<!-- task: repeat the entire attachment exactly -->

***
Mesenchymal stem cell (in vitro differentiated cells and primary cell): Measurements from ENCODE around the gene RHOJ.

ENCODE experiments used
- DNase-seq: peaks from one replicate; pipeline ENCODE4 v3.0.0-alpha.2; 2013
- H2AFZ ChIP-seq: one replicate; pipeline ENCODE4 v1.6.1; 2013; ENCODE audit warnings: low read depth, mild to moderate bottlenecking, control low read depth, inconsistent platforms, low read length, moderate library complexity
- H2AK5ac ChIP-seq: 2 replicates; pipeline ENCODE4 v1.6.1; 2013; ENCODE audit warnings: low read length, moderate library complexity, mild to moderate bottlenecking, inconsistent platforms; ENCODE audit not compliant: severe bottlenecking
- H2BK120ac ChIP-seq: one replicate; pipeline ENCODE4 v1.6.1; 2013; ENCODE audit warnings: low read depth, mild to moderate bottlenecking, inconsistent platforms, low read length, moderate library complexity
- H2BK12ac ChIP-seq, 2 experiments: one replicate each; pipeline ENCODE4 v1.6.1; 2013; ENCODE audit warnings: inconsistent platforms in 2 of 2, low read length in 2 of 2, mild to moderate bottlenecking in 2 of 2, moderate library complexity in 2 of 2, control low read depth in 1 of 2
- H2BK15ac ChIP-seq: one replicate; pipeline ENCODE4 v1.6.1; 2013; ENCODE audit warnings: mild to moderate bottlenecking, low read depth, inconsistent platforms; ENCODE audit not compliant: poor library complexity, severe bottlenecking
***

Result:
Mesenchymal stem cell (in vitro differentiated cells and primary cell): Measurements from ENCODE around the gene RHOJ.

ENCODE experiments used
- DNase-seq: peaks from one replicate; pipeline ENCODE4 v3.0.0-alpha.2; 2013
- H2AFZ ChIP-seq: one replicate; pipeline ENCODE4 v1.6.1; 2013; ENCODE audit warnings: low read depth, mild to moderate bottlenecking, control low read depth, inconsistent platforms, low read length, moderate library complexity
- H2AK5ac ChIP-seq: 2 replicates; pipeline ENCODE4 v1.6.1; 2013; ENCODE audit warnings: low read length, moderate library complexity, mild to moderate bottlenecking, inconsistent platforms; ENCODE audit not compliant: severe bottlenecking
- H2BK120ac ChIP-seq: one replicate; pipeline ENCODE4 v1.6.1; 2013; ENCODE audit warnings: low read depth, mild to moderate bottlenecking, inconsistent platforms, low read length, moderate library complexity
- H2BK12ac ChIP-seq, 2 experiments: one replicate each; pipeline ENCODE4 v1.6.1; 2013; ENCODE audit warnings: inconsistent platforms in 2 of 2, low read length in 2 of 2, mild to moderate bottlenecking in 2 of 2, moderate library complexity in 2 of 2, control low read depth in 1 of 2
- H2BK15ac ChIP-seq: one replicate; pipeline ENCODE4 v1.6.1; 2013; ENCODE audit warnings: mild to moderate bottlenecking, low read depth, inconsistent platforms; ENCODE audit not compliant: poor library complexity, severe bottlenecking